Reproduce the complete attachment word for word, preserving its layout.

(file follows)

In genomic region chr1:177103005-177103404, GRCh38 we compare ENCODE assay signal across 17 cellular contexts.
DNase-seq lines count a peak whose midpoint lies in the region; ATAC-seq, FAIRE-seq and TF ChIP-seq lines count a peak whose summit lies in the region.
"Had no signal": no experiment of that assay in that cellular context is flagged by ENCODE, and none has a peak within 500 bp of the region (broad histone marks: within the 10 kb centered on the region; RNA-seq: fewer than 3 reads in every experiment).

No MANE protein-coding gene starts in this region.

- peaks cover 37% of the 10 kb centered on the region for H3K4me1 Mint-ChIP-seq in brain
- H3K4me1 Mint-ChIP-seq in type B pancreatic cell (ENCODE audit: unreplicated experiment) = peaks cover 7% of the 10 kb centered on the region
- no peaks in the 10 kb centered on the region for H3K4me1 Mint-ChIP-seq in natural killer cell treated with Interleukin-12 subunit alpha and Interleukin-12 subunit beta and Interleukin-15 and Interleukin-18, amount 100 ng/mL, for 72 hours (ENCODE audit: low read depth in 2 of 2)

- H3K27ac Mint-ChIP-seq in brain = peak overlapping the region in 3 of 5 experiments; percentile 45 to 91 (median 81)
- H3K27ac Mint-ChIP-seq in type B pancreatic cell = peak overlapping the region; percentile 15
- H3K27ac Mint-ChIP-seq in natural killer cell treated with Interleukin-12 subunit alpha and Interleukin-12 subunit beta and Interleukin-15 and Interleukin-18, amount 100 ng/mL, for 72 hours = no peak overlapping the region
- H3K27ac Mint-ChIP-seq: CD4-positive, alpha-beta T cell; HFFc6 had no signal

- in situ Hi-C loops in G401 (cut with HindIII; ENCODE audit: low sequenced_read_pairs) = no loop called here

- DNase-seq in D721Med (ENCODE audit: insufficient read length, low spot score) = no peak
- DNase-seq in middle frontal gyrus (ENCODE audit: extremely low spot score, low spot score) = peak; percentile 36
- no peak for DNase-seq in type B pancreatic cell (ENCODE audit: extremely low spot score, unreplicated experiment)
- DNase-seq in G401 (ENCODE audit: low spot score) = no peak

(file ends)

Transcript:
In genomic region chr1:177103005-177103404, GRCh38 we compare ENCODE assay signal across 17 cellular contexts.
DNase-seq lines count a peak whose midpoint lies in the region; ATAC-seq, FAIRE-seq and TF ChIP-seq lines count a peak whose summit lies in the region.
"Had no signal": no experiment of that assay in that cellular context is flagged by ENCODE, and none has a peak within 500 bp of the region (broad histone marks: within the 10 kb centered on the region; RNA-seq: fewer than 3 reads in every experiment).

No MANE protein-coding gene starts in this region.

- peaks cover 37% of the 10 kb centered on the region for H3K4me1 Mint-ChIP-seq in brain
- H3K4me1 Mint-ChIP-seq in type B pancreatic cell (ENCODE audit: unreplicated experiment) = peaks cover 7% of the 10 kb centered on the region
- no peaks in the 10 kb centered on the region for H3K4me1 Mint-ChIP-seq in natural killer cell treated with Interleukin-12 subunit alpha and Interleukin-12 subunit beta and Interleukin-15 and Interleukin-18, amount 100 ng/mL, for 72 hours (ENCODE audit: low read depth in 2 of 2)

- H3K27ac Mint-ChIP-seq in brain = peak overlapping the region in 3 of 5 experiments; percentile 45 to 91 (median 81)
- H3K27ac Mint-ChIP-seq in type B pancreatic cell = peak overlapping the region; percentile 15
- H3K27ac Mint-ChIP-seq in natural killer cell treated with Interleukin-12 subunit alpha and Interleukin-12 subunit beta and Interleukin-15 and Interleukin-18, amount 100 ng/mL, for 72 hours = no peak overlapping the region
- H3K27ac Mint-ChIP-seq: CD4-positive, alpha-beta T cell; HFFc6 had no signal

- in situ Hi-C loops in G401 (cut with HindIII; ENCODE audit: low sequenced_read_pairs) = no loop called here

- DNase-seq in D721Med (ENCODE audit: insufficient read length, low spot score) = no peak
- DNase-seq in middle frontal gyrus (ENCODE audit: extremely low spot score, low spot score) = peak; percentile 36
- no peak for DNase-seq in type B pancreatic cell (ENCODE audit: extremely low spot score, unreplicated experiment)
- DNase-seq in G401 (ENCODE audit: low spot score) = no peak